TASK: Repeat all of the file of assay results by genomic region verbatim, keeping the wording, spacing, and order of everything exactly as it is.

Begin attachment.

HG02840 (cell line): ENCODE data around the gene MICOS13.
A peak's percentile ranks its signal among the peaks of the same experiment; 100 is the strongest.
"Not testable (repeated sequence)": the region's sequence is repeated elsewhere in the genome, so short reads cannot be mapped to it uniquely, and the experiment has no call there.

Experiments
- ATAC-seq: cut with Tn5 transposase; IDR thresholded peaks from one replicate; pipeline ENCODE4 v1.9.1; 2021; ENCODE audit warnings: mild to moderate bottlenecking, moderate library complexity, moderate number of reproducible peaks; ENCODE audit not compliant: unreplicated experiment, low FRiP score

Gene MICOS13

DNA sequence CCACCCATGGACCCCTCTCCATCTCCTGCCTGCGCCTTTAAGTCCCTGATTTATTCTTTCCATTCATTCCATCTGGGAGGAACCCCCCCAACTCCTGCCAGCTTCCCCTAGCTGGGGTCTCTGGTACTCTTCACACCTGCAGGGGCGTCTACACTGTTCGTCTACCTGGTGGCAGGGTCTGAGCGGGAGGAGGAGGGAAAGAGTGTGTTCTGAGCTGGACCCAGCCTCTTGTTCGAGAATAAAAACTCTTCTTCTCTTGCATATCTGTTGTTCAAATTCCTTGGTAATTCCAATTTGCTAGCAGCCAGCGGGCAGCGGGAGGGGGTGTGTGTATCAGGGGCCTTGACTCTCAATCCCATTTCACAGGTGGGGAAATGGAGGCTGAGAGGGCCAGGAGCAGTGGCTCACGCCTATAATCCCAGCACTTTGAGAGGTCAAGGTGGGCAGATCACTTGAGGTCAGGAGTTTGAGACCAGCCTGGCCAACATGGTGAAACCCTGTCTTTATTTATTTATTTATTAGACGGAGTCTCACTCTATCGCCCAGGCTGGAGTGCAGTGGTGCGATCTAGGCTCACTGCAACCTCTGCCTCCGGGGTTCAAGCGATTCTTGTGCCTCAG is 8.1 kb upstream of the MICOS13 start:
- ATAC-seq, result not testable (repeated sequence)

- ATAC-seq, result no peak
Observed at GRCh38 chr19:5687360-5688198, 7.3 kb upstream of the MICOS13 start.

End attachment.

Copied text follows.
HG02840 (cell line): ENCODE data around the gene MICOS13.
A peak's percentile ranks its signal among the peaks of the same experiment; 100 is the strongest.
"Not testable (repeated sequence)": the region's sequence is repeated elsewhere in the genome, so short reads cannot be mapped to it uniquely, and the experiment has no call there.

Experiments
- ATAC-seq: cut with Tn5 transposase; IDR thresholded peaks from one replicate; pipeline ENCODE4 v1.9.1; 2021; ENCODE audit warnings: mild to moderate bottlenecking, moderate library complexity, moderate number of reproducible peaks; ENCODE audit not compliant: unreplicated experiment, low FRiP score

Gene MICOS13

DNA sequence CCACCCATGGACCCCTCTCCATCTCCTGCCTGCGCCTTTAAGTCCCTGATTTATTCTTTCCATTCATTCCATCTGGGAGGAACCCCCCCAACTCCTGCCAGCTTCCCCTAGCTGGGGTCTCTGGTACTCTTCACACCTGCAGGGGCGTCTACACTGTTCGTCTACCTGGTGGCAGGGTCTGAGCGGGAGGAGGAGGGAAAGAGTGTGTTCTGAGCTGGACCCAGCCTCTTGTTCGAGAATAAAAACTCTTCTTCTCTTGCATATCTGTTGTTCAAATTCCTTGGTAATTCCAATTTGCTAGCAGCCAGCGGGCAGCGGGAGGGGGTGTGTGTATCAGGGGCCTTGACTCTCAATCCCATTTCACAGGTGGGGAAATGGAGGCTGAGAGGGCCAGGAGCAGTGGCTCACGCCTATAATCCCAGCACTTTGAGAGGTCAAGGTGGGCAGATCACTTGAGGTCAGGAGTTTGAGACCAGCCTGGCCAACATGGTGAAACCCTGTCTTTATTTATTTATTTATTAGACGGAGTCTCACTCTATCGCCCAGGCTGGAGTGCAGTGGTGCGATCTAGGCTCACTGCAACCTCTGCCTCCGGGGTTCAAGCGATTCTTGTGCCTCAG is 8.1 kb upstream of the MICOS13 start:
- ATAC-seq, result not testable (repeated sequence)

- ATAC-seq, result no peak
Observed at GRCh38 chr19:5687360-5688198, 7.3 kb upstream of the MICOS13 start.